Children many times are too eager to get back on the playing field following
a sports injury. Coaches may also put a child back in the game before
he or she is physically ready. It is up to parents, then, to make sure
enough time has passed for the injury to heal before allowing their child
to resume participation in a sports activity. Re-injuries can easily occur
when the initial injury has not completely healed. Long-term health problems
can also result when a child compensates for an injury by changing the
way he or she lands or moves.
concussion is one serious sports injury of which children need adequate time to recover.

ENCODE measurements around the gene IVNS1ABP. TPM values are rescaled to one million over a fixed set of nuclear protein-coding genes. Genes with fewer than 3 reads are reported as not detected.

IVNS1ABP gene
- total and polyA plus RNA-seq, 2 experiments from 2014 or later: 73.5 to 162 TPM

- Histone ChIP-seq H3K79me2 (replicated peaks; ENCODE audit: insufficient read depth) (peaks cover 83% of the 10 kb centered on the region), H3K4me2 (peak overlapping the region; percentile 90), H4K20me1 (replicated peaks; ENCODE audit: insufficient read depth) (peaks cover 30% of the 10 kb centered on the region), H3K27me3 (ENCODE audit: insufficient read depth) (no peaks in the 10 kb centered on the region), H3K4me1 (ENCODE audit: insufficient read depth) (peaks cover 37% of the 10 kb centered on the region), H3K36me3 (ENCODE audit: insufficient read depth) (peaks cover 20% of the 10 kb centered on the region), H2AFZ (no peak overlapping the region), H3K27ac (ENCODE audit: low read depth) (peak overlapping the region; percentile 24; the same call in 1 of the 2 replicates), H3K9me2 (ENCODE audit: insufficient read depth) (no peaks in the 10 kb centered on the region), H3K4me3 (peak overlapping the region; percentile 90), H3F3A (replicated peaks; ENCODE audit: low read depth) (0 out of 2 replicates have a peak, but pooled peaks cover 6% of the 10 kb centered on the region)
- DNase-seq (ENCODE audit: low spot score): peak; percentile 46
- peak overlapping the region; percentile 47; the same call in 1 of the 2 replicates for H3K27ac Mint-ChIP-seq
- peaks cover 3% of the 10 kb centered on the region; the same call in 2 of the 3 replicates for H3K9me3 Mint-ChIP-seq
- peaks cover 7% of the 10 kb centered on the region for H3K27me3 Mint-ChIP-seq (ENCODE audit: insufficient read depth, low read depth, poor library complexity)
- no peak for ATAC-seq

The length of recovery correlates with the number of concussions the child
has sustained. Even where it is the first concussion the child has ever
experienced, the child may need up to twelve days to recover. The signs
and symptoms of a concussion include:
- Dazed stare.
- Sensitivity to light and sound.
- Changes in reaction time.
- Difficulties with balance, memory, speech, judgment, and/or coordination.
- Loss of consciousness 10% of the time.
Devices advertised to prevent concussions are many times too good to be
true. Such devices detect impact to the head. They should not be used
if they lack empirical evidence to show an actual reduction in the risk
of concussions. Even with the testing to back their claims, the devices
will not prevent concussions caused by forceful impact to the body, which
further shakes the brain against the skull. It is, then, really up to
parents to advocate for adequate healing and recovery time for their child
following a sports injury.